"You discover your strengths, but you also find out if you will give in to greed, betrayal..."
Mr Yap was then deployed as a platoon commander with 30 experienced soldiers under his charge.
Over the next few years, he went on several overseas missions before being nominated for the renowned US Navy Seals programme, which includes rigorous training in direct action warfare, special reconnaissance and counter-terrorism.
His parents, he says, cried when he insisted on completing the programme after his accident.
"They said I was mad, especially since I had nearly died. But I could not fail my country. If I had to crawl back, I would."
The experience changed him. Although his military career was going smoothly, he decided he needed a formal tertiary education.
Some of his friends told him not to bother, but his mother sold off some of her jewellery so that he could take a leave of absence from the army and pursue a degree in communications at the State University of New York at Buffalo .
The formal education changed his perspectives on life.
He knew he had the brawn, but he realised it was also time to develop and expand his brain.
After graduation, he took on a leadership development role at the Commando Training Institute before moving on to Mindef, where he became a senior defence analyst.
Among other things, he looked at terrorism threats and worked on counter-terrorism situations. He also wrote and edited a monograph on the special forces, and authored several papers and articles on topics ranging from battle systems to military leadership and crisis management.
Not content with his basic degree, he went on to obtain a Master of Public Administration at the Lee Kuan Yew School of Public Policy and a PhD from the University of Glasgow.
In 2012, the National University of Singapore gave him a Distinguished Leadership Award.
"Not bad, from a school which rejected me three times," he says with a smug grin.
Mr Yap, who got married to a civil servant in 2008, says he was trying not just to make sense of life, but also to make full use of it.
"As a defence analyst, I was making sense of the world by day. At night, I would go to my classes trying to learn more about the world," he says.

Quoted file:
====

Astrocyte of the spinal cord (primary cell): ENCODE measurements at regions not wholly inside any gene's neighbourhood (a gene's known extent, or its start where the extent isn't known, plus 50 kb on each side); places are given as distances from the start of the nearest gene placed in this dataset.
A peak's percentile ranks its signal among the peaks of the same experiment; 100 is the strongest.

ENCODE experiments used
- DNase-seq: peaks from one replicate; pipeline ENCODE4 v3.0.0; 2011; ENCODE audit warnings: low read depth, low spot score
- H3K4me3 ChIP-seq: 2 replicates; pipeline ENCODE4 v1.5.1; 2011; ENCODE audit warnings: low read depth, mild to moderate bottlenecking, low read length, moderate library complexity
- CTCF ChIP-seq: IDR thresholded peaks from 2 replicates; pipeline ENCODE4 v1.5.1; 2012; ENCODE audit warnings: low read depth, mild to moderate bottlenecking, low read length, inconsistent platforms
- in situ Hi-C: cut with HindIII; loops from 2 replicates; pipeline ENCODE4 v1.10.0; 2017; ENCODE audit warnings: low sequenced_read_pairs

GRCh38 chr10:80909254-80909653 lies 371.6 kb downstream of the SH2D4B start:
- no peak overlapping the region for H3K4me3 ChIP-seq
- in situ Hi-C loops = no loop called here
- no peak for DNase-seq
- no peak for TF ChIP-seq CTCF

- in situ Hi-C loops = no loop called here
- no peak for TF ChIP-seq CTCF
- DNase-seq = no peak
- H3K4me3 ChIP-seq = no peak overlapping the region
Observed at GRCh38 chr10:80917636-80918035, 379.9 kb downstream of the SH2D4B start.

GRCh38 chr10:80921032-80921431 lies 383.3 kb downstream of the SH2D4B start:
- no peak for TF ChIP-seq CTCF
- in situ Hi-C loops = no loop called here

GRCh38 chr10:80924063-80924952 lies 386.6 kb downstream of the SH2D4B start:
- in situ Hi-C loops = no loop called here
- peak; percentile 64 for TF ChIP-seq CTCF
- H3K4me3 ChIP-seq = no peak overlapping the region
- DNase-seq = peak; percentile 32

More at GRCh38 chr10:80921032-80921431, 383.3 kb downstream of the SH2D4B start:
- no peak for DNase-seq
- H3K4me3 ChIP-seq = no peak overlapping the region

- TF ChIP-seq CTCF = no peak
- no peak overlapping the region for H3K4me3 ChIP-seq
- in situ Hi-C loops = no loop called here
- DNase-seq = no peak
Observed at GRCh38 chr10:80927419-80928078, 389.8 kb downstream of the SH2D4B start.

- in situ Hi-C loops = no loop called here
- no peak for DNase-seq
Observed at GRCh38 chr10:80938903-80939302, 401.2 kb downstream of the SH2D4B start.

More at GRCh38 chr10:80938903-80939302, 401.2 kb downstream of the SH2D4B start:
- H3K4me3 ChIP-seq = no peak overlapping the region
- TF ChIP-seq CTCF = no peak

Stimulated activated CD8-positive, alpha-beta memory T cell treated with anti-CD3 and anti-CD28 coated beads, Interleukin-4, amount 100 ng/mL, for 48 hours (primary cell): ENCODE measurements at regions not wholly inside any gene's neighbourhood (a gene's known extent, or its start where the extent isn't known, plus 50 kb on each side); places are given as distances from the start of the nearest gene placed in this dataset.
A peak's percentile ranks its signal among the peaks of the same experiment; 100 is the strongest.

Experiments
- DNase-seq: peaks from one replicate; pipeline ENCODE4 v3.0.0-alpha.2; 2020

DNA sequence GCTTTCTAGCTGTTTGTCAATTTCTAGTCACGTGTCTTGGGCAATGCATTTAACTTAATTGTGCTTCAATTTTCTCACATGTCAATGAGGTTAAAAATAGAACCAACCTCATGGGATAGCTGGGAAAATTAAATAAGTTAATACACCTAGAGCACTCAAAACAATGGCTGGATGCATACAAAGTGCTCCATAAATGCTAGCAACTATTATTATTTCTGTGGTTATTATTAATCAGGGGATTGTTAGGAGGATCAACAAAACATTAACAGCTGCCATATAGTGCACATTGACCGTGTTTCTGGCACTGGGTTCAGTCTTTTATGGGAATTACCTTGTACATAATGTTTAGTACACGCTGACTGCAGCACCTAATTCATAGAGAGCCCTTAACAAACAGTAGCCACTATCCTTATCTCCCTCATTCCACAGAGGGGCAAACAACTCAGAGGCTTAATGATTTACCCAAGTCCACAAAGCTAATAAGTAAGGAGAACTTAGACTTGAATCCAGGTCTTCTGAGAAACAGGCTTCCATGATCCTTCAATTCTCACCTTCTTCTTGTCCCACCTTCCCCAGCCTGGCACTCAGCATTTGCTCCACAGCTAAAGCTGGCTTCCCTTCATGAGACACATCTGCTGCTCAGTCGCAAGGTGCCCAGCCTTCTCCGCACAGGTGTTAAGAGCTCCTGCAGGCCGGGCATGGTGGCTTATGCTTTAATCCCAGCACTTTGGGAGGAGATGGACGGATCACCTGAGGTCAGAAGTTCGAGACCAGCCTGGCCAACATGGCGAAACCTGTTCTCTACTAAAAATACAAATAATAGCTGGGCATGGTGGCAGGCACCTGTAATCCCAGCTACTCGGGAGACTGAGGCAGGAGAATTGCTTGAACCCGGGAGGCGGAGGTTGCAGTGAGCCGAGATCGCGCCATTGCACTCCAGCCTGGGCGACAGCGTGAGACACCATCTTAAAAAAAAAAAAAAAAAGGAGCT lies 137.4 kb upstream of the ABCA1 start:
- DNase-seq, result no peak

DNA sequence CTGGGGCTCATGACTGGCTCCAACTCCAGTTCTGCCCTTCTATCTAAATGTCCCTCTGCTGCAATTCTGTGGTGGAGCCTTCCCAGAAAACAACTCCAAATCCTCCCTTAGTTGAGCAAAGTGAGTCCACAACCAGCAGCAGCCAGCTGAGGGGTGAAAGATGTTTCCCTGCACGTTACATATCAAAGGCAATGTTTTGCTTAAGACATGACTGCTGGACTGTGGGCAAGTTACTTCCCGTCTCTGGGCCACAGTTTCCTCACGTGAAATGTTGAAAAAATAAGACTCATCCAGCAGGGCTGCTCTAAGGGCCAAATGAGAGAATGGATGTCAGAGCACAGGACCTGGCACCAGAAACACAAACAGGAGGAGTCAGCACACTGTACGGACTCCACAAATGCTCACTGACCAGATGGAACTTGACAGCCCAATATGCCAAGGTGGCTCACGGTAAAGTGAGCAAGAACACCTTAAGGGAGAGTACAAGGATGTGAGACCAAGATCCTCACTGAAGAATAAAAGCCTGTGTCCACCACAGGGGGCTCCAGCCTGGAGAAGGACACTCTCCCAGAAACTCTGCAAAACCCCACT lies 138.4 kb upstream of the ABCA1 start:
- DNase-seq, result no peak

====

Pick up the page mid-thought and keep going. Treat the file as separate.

As if that was not enough, he spent his weekends on community work. He started out volunteering at welfare group AWWA, helping to distribute food to old folks' homes and disadvantaged families in Ang Mo Kio and Choa Chu Kang.
"When you volunteer, everyone benefits," he says simply.
Mr Wan Tapern, 38, has known Mr Yap since their NCC days.
Says the Changi Airport senior manager: "He has not changed. He does not waver, and he does not waste time. Once he has set his mind on something, he will do it.
"But his commitment to help the community is a pleasant surprise. I guess it developed along the way as he became more exposed to the world. I am very happy to see this side of him growing."
Mr Yap went on to become the secretary-general of the United Nations Association and Singapore's first Rotary Peace Fellow, and was also named a Young Global Leader by the World Economic Forum (WEF).
In 2011, he went on a punishing 100km trek in China's Taklamakan Desert to raise awareness in Singapore of the UN's millennium goals.
The world became his oyster.
"As a WEF young global leader, I got to spend a week in Harvard learning about world issues from people like General John Allen," he says, referring to the four-star general and former commander of the US forces in Afghanistan.
Says Mr Dan Tan, a former commando-turned-healthcare counsellor who knew Mr Yap during their training: "It is part of Kwong Weng's DNA. He is really into upgrading skills, learning new things and taking on new challenges."
A leap into the corporate world seemed inevitable for Mr Yap, who was a senior captain when he made the decision in 2012.
It was not easy. Over three months, he sent out nearly 60 application letters but received no replies. But just when he was starting to get discouraged, the offers came.
True to his adventurous spirit, he accepted an offer from offshore firm Jebsen & Jessen to work in Myanmar. As its deputy general manager, his job was to develop business in the country and open new markets in Laos.
Next came a stint as chief operating officer of the Parami Energy Group, where he worked to ensure transparency in the group's policies and practices.
Last year, he struck out on his own and set up Leap, which specialises in trading , distribution and construction.
Myanmar, he says, is a country in the throes of change.
"The opportunities are there, but you have to sort out a lot of obstacles. There are those who choose the easy way out, but I believe in getting a competitive edge in the right ways," says Mr Yap, whose company has won several tenders to build living quarters for civil servants.
"It can be done. The Singapore brand is strong; we are known for our efficiency and credibility."
His latest baby is a book, also called Leap, about his life and his experiences, published by Marshall Cavendish .
"I want Singaporeans to know that no path is too difficult and that the world is waiting for us to explore," he says. "Singapore is a good place, but we need more innovation, entrepreneurial spirit and the derring-do to try new things. You will fail at times, but you will stand up and go again."
Just like he did.
VIDEO: Yap Kwong Weng makes the switch from commando to community work. http://str.sg/4ofP